Are vegan diets good for the brain?

The short answer? Un-supplemented vegan diets lack key nutrients required for human cells to operate, and therefore are incompatible with human life. Of course they will cause brain malfunction, but exactly what that will look like in different individuals is hard to predict.

In my next post, Your Brain On Plants, I delve into the details of how plant-based and animal-based diets compare in terms of vitamins, minerals, protein, cholesterol, and essential fatty acids—and how those differences affect the brain and various psychiatric conditions. Even I was surprised to learn some of the things that came to light as I worked on that article. Spoiler alert: there is strong, irrefutable scientific evidence that un-supplemented and improperly-supplemented vegan diets jeopardize overall mental health. One of the most concerning things I learned in my research is that most vegans are not properly assessed for critical deficiencies and most do not supplement correctly. Whether carefully supplemented vegan diets can sustain excellent mental health is a different question altogether. I honestly don’t think anyone knows the answer. Vegan diets are a relatively new phenomenon in world history. Completely removing animal foods from the diet is a risky human experiment—although, to be fair, so is eating the standard American diet…

Eat and Let Eat

On the surface, the definitions are simple—vegan diets contain no animal products whereas omnivorous diets contain both plant and animal foods. However we can’t lump all vegan diets together, just as we can’t lump all omnivorous diets together. Not all vegans eat the same way, just as not all omnivores eat the same way.

To fairly and objectively evaluate the health effects of these dietary patterns, it is not enough to sit on our respective mountaintops and make sweeping judgments and proclamations from a distance. Thoughtful people on both sides of the plant-based vs animal-based debate must do the hard work of analyzing the ingredients within these diets. If we truly care about the health and well-being of our fellow human beings, we owe it to ourselves and others to stay curious and open-minded. We must take the time to learn and appreciate how the foods we choose to eat operate within the human body, to understand and be honest about the real risks and benefits of the diets we personally eat and professionally recommend, and to acknowledge the limitations of our knowledge.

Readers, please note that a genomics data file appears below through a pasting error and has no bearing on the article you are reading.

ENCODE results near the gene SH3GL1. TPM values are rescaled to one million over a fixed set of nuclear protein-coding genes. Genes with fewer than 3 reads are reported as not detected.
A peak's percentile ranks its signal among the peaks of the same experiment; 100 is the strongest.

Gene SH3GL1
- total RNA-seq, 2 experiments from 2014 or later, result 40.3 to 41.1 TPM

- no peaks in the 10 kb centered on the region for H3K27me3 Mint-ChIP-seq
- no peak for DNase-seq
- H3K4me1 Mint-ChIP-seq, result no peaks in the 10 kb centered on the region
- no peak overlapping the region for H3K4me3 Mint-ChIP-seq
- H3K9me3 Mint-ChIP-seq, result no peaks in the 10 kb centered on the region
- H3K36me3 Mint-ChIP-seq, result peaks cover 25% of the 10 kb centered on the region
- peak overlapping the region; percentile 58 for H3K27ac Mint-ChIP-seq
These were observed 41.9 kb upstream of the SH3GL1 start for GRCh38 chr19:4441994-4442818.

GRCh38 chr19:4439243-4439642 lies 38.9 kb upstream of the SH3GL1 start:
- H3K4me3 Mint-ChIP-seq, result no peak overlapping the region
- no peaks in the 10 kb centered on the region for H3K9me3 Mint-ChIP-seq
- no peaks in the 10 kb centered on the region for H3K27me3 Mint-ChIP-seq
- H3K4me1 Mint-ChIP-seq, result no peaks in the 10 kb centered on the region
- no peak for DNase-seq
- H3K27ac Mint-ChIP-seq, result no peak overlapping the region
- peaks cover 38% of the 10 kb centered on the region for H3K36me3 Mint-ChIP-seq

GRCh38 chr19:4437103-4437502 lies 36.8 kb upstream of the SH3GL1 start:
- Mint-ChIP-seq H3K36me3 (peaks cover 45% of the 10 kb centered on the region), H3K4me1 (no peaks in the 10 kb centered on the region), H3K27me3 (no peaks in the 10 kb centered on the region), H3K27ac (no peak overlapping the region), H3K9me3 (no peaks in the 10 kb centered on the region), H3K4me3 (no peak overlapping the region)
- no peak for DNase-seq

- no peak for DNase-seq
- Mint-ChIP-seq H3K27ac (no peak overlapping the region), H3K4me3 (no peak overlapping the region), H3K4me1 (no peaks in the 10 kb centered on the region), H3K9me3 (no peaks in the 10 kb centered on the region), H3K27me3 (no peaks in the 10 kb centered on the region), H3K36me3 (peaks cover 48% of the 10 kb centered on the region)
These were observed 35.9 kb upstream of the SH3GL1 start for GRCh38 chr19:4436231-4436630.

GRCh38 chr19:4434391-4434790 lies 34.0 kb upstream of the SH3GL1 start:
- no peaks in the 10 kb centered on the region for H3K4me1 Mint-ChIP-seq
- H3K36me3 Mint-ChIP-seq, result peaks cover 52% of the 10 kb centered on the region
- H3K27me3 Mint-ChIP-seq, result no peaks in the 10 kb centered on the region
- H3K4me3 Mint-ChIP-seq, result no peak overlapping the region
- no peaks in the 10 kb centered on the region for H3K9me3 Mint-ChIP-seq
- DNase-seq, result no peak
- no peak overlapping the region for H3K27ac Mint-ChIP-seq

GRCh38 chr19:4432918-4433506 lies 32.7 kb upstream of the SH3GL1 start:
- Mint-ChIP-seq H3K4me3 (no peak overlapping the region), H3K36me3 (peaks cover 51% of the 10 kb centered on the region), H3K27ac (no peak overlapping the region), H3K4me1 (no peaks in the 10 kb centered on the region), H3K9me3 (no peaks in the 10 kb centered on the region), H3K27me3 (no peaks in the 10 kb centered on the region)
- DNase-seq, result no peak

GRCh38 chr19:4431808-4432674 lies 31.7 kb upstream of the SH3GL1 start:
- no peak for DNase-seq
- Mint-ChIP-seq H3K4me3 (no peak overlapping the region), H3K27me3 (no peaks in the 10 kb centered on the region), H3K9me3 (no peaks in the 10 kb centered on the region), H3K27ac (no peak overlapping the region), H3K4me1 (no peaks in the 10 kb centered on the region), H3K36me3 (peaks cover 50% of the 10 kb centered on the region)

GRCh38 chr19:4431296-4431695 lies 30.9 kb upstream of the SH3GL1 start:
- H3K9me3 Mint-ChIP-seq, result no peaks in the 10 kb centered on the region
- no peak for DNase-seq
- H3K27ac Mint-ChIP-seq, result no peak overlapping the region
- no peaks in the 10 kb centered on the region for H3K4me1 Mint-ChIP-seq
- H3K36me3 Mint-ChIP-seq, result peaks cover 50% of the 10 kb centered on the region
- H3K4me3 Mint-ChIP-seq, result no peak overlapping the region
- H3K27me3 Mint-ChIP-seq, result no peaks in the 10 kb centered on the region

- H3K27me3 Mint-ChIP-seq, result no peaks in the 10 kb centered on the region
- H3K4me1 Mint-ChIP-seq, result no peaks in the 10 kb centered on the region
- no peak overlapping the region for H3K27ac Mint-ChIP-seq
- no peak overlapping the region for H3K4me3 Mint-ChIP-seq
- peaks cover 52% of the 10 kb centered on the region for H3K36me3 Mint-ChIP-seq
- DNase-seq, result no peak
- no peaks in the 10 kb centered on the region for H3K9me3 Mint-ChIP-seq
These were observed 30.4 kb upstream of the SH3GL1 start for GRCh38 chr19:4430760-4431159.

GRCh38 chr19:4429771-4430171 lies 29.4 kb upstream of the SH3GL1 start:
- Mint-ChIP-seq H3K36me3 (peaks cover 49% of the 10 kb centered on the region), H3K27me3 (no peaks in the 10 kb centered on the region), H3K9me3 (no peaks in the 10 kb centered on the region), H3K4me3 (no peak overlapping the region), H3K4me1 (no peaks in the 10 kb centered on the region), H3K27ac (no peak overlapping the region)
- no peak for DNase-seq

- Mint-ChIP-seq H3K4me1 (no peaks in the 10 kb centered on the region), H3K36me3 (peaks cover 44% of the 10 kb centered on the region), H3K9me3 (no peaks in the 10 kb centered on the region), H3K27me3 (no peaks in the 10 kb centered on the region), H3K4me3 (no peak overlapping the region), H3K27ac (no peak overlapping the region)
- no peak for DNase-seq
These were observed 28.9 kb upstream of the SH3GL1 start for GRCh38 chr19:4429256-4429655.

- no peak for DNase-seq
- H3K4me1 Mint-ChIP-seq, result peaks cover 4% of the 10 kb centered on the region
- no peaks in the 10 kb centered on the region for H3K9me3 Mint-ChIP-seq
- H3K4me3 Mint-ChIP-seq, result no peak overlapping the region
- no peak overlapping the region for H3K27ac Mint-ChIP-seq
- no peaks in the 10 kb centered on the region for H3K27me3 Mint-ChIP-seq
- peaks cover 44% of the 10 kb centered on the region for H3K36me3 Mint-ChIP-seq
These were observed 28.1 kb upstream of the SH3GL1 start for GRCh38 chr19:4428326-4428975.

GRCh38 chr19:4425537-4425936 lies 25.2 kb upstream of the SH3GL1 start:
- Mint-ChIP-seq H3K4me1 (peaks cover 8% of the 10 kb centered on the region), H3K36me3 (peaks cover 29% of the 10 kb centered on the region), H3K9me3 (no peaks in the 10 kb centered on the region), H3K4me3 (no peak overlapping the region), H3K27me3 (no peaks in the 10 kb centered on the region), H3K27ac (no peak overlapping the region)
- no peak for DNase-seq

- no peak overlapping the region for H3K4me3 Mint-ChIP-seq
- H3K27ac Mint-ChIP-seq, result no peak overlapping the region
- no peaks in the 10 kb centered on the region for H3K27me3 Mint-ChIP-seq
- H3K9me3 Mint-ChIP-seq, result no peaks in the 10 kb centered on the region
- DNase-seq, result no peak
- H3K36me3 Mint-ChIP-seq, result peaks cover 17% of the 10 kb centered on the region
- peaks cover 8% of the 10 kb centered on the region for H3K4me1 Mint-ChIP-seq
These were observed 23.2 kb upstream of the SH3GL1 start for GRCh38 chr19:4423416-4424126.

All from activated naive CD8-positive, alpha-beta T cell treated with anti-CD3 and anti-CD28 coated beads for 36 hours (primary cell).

In my personal life, I am considered crazy—“orthorexic,” to use the clinical term—for eating a mostly-meat diet by a good many people, including some of my best friends and most highly-educated colleagues. As a result, my instinct is to rush to the defense of vegetarian and vegans who are similarly judged for their dietary choices.

In my clinical experience I have certainly worked with people with obsessive-compulsive tendencies and/or eating disorders who adopted a vegan diet because removing meat appealed to their desire to feel in control, virtuous, safe, or perfectly clean and healthy. However, with the slowly rising popularity of low-carbohydrate, Paleo, and elimination diets, I have witnessed the very same motivating factors among some who are using extreme versions of these diets to optimize their body composition, sense of safety, macronutrient ratios, or ketone readings, sometimes to the detriment of their well-being.

Vegans vs Omnivores—surprising common ground

All vegan diets are not alike, just as all carnivorous diets are not alike. To make matters more confusing, vegan and vegetarian diets are often lumped together in scientific studies, yet vegetarian diets are a different kettle of fish substitute altogether, and deserve to be considered separately from vegan diets.